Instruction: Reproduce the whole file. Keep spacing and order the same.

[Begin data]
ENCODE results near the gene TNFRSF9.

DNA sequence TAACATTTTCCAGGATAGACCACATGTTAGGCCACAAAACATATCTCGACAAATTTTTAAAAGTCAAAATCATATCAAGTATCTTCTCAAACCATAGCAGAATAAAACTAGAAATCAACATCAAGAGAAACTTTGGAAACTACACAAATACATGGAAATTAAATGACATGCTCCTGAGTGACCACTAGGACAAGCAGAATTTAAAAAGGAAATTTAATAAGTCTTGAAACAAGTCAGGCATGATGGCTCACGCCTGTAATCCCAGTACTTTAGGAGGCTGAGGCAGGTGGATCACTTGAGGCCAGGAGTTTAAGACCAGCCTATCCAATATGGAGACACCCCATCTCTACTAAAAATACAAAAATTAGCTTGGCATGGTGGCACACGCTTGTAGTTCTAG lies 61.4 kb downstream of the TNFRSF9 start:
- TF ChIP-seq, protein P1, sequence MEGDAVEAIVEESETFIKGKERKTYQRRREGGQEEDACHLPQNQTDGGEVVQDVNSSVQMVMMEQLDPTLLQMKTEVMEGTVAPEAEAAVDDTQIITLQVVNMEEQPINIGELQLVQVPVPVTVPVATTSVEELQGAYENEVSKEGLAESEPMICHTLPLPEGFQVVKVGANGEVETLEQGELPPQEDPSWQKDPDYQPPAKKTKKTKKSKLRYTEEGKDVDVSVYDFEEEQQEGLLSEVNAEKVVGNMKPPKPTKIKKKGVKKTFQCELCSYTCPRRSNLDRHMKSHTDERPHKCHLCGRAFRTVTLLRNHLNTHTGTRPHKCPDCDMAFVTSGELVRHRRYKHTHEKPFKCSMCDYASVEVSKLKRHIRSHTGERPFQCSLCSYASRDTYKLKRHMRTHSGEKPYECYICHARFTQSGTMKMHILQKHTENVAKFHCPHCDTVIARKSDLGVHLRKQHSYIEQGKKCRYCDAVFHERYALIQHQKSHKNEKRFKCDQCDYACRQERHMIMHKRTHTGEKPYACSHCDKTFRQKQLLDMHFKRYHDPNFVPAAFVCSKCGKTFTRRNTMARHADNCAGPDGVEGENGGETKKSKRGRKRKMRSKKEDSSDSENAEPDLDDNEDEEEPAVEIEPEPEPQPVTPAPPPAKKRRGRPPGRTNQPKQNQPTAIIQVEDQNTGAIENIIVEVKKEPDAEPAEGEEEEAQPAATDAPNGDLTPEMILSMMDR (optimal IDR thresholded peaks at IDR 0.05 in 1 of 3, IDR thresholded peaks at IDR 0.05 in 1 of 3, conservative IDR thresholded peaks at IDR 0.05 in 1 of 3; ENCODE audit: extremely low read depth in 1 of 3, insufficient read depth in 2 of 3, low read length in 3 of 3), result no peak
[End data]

ENCODE results near the gene TNFRSF9.

DNA sequence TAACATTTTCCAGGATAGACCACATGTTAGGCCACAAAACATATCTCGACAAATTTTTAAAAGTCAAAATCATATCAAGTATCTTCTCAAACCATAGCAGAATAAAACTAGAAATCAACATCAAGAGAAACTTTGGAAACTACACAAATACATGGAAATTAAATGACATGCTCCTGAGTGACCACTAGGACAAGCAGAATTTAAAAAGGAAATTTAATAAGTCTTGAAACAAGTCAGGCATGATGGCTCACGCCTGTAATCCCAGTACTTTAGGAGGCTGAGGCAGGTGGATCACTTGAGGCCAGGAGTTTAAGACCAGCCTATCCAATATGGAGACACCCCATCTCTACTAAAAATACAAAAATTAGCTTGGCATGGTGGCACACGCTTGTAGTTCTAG lies 61.4 kb downstream of the TNFRSF9 start:
- TF ChIP-seq, protein P1, sequence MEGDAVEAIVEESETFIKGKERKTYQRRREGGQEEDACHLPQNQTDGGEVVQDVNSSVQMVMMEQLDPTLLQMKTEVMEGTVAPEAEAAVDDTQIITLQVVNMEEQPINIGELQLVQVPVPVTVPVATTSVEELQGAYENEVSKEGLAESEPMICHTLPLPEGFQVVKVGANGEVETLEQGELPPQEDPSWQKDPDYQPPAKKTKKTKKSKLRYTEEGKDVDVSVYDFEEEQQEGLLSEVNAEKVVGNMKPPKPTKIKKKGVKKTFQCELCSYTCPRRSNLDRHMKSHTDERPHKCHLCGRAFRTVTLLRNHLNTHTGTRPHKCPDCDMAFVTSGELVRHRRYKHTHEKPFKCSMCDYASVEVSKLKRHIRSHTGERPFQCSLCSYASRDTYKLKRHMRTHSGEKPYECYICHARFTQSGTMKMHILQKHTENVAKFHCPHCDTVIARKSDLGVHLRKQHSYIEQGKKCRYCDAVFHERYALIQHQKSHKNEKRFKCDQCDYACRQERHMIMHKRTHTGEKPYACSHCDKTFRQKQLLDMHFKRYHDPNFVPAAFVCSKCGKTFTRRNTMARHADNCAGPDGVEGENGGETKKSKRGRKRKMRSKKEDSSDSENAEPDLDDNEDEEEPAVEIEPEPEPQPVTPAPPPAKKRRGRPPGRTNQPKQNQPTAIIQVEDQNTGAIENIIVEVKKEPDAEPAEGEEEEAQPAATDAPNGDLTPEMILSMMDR (optimal IDR thresholded peaks at IDR 0.05 in 1 of 3, IDR thresholded peaks at IDR 0.05 in 1 of 3, conservative IDR thresholded peaks at IDR 0.05 in 1 of 3; ENCODE audit: extremely low read depth in 1 of 3, insufficient read depth in 2 of 3, low read length in 3 of 3), result no peak